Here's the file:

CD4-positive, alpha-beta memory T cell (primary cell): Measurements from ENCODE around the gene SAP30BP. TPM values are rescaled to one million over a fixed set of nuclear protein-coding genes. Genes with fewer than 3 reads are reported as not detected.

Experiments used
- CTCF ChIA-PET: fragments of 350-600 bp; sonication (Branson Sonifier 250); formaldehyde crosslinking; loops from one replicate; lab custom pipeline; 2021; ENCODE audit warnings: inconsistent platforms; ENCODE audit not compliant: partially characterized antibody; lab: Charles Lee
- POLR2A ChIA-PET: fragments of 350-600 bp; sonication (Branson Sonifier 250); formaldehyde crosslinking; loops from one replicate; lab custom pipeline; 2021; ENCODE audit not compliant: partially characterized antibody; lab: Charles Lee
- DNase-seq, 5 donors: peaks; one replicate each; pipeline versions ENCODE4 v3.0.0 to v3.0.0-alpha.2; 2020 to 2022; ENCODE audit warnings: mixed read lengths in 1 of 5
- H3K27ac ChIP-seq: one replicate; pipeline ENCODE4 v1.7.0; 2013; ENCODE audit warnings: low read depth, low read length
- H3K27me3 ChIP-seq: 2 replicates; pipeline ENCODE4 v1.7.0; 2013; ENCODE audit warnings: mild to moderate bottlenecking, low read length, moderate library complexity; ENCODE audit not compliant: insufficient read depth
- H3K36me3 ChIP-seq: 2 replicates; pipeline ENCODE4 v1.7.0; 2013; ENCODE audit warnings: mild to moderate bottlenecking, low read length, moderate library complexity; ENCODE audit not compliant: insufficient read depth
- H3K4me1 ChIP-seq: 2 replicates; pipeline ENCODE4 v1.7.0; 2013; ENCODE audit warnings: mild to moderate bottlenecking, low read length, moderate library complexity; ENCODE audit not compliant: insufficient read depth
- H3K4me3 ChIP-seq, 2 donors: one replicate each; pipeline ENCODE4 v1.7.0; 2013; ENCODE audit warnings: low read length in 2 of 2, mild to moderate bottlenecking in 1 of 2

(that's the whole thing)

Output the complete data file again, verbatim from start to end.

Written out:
CD4-positive, alpha-beta memory T cell (primary cell): Measurements from ENCODE around the gene SAP30BP. TPM values are rescaled to one million over a fixed set of nuclear protein-coding genes. Genes with fewer than 3 reads are reported as not detected.

Experiments used
- CTCF ChIA-PET: fragments of 350-600 bp; sonication (Branson Sonifier 250); formaldehyde crosslinking; loops from one replicate; lab custom pipeline; 2021; ENCODE audit warnings: inconsistent platforms; ENCODE audit not compliant: partially characterized antibody; lab: Charles Lee
- POLR2A ChIA-PET: fragments of 350-600 bp; sonication (Branson Sonifier 250); formaldehyde crosslinking; loops from one replicate; lab custom pipeline; 2021; ENCODE audit not compliant: partially characterized antibody; lab: Charles Lee
- DNase-seq, 5 donors: peaks; one replicate each; pipeline versions ENCODE4 v3.0.0 to v3.0.0-alpha.2; 2020 to 2022; ENCODE audit warnings: mixed read lengths in 1 of 5
- H3K27ac ChIP-seq: one replicate; pipeline ENCODE4 v1.7.0; 2013; ENCODE audit warnings: low read depth, low read length
- H3K27me3 ChIP-seq: 2 replicates; pipeline ENCODE4 v1.7.0; 2013; ENCODE audit warnings: mild to moderate bottlenecking, low read length, moderate library complexity; ENCODE audit not compliant: insufficient read depth
- H3K36me3 ChIP-seq: 2 replicates; pipeline ENCODE4 v1.7.0; 2013; ENCODE audit warnings: mild to moderate bottlenecking, low read length, moderate library complexity; ENCODE audit not compliant: insufficient read depth
- H3K4me1 ChIP-seq: 2 replicates; pipeline ENCODE4 v1.7.0; 2013; ENCODE audit warnings: mild to moderate bottlenecking, low read length, moderate library complexity; ENCODE audit not compliant: insufficient read depth
- H3K4me3 ChIP-seq, 2 donors: one replicate each; pipeline ENCODE4 v1.7.0; 2013; ENCODE audit warnings: low read length in 2 of 2, mild to moderate bottlenecking in 1 of 2